The United Nations Population Fund’s honorary ambassador for Ghana, Claudia Lumor, who is also the chief executive officer of Glitz Africa, a high-end celebrity, lifestyle and fashion brand which highlights the life of the contemporary African, has revisited the subject of why so many rape and sexual assault cases in Ghana go unreported. Indeed, she said, the rate of under-reporting is alarming.
Lumor made this disclosure when she participated in a webinar organised by the Justice Foundation, a non-profit-making NGO that champions broad access to justice by citizens. The vent was held in collaboration with her organisation Glitz Africa, and had as its theme “Eradicating a Culture of Rape in Ghana”.
Spate of rape and sexual assault cases
According to the fashion trend-setter and women’s rights advocate, rape cases are going up at a shocking rate in Ghana yet they are still largely under-reported by victims and their families alike.
The silence around sexual abuse is largely the product of a fear that victims will be stigmatised. Many families also do everything in their power to suppress reporting.
“For me what worries me a lot is the age of the victims of sexual assault generally in recent times because it keeps going down and down and it is very scary.
“To the extent that people as young as nine, eight, ten are getting sexually assaulted, I think age has become one of the main things that worries me a lot and also our families,” Lumor said.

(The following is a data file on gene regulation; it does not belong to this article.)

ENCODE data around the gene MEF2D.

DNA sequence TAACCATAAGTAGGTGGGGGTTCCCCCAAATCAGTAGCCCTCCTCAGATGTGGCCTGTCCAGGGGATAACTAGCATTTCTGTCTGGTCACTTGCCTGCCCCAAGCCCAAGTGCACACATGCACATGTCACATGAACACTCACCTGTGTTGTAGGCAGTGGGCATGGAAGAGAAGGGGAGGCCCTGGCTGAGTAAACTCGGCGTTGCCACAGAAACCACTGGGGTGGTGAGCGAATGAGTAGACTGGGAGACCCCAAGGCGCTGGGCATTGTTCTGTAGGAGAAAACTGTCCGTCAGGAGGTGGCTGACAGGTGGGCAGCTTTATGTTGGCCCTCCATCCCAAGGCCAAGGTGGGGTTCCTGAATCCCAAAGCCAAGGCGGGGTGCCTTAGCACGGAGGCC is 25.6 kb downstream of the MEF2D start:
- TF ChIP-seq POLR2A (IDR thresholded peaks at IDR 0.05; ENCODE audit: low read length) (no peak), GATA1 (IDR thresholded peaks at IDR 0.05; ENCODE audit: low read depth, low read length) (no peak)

“We have a lot of cases where, as soon as the victims report it to their parents, they shut them down. We have instances where they have been tagged as witches. There are a lot of real cases happening in Ghana and we need to talk about it.
“There are still a lot of issues happening in our homes [where] the culture does not allow us to come out. We have had instances where the family says, ‘The men came in and gave us GHC300 and apologised and we took it instead of us going to the police,’” Lumor added.
The director of the Domestic Violence and Victims Support Unit (DOVVSU) of the Ghana Police Service, Chief Superintendent Owusua Kyeremeh, advocated that the earlier rape victims report the crime of rape, the better it is for them and for law-enforcement agencies.
“It is easier to trace and collect evidence when the crime has just been committed than to wait,” the DOVVSU boss said.
“In fact, you can report a rape of 30 years, because crime is not time bound. The difficulty is that when you delay in reporting, it becomes difficult to gather evidence to go to court.
“Early reporting is crucial and we encourage every female who has been raped to come to our office, the DOVVSU office, and report the rape as soon as practicable,” Chief Superintendent Kyeremeh said.
Managing consultant of Apex Law
For her part, the managing consultant at Apex Law Consult, Sheila Minkah-Premo, noted that there ought to be a systematic effort on the part of all stakeholders in the fight against crime to encourage rape victims to report their experiences early to the police for the purposes of evidence-gathering before prosecution of suspects.
“The earlier the person goes to the police station to report, the better, because you need evidence. Without the evidence, the person [the rapist] will go scot free,” Mrs Minkah-Premo said.
The Justice Foundation
The Justice Foundation is an apolitical, not-for-profit, non-religious organisation with the sole purpose of increasing access to justice in Ghana.
Founded by Dr Kwaku Agyeman-Budu (a lawyer and law lecturer and the head of law centres at the GIMPA Faculty of Law), the Justice Foundation was incorporated in 2013. It believes that injustice is unacceptable, however it manifests itself, and should be condemned and eradicated by means of a gradual, systematic approach.
As part of its mandate, the Justice Foundation engages in community legal aid outreach programmes, training sessions and workshops, as well as representing certain categories of indigent individuals pro bono.
Wilberforce Asare / Asaase Radio